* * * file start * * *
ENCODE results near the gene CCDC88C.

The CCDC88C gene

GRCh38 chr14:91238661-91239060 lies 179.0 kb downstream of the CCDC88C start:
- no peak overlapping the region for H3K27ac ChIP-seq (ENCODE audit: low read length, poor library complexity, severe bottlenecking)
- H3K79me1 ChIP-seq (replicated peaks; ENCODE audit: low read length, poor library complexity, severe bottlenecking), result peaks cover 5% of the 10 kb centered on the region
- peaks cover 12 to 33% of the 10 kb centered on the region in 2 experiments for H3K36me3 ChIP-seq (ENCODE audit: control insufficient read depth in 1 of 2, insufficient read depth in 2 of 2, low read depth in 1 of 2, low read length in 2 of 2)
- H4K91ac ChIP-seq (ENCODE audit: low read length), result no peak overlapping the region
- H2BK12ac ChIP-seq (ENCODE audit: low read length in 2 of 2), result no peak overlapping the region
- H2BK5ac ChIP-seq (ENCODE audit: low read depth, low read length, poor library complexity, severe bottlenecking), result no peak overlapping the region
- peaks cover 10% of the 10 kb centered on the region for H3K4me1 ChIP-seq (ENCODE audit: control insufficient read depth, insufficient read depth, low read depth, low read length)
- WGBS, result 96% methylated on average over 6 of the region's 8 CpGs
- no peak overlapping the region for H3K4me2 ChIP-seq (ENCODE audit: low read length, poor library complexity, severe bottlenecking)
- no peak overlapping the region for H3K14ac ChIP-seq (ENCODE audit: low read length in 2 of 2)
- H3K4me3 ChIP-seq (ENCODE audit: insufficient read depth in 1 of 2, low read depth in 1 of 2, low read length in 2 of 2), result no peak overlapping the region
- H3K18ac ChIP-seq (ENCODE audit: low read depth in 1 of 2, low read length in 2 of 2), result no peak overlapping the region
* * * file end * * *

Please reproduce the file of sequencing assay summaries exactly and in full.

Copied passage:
ENCODE results near the gene CCDC88C.

The CCDC88C gene

GRCh38 chr14:91238661-91239060 lies 179.0 kb downstream of the CCDC88C start:
- no peak overlapping the region for H3K27ac ChIP-seq (ENCODE audit: low read length, poor library complexity, severe bottlenecking)
- H3K79me1 ChIP-seq (replicated peaks; ENCODE audit: low read length, poor library complexity, severe bottlenecking), result peaks cover 5% of the 10 kb centered on the region
- peaks cover 12 to 33% of the 10 kb centered on the region in 2 experiments for H3K36me3 ChIP-seq (ENCODE audit: control insufficient read depth in 1 of 2, insufficient read depth in 2 of 2, low read depth in 1 of 2, low read length in 2 of 2)
- H4K91ac ChIP-seq (ENCODE audit: low read length), result no peak overlapping the region
- H2BK12ac ChIP-seq (ENCODE audit: low read length in 2 of 2), result no peak overlapping the region
- H2BK5ac ChIP-seq (ENCODE audit: low read depth, low read length, poor library complexity, severe bottlenecking), result no peak overlapping the region
- peaks cover 10% of the 10 kb centered on the region for H3K4me1 ChIP-seq (ENCODE audit: control insufficient read depth, insufficient read depth, low read depth, low read length)
- WGBS, result 96% methylated on average over 6 of the region's 8 CpGs
- no peak overlapping the region for H3K4me2 ChIP-seq (ENCODE audit: low read length, poor library complexity, severe bottlenecking)
- no peak overlapping the region for H3K14ac ChIP-seq (ENCODE audit: low read length in 2 of 2)
- H3K4me3 ChIP-seq (ENCODE audit: insufficient read depth in 1 of 2, low read depth in 1 of 2, low read length in 2 of 2), result no peak overlapping the region
- H3K18ac ChIP-seq (ENCODE audit: low read depth in 1 of 2, low read length in 2 of 2), result no peak overlapping the region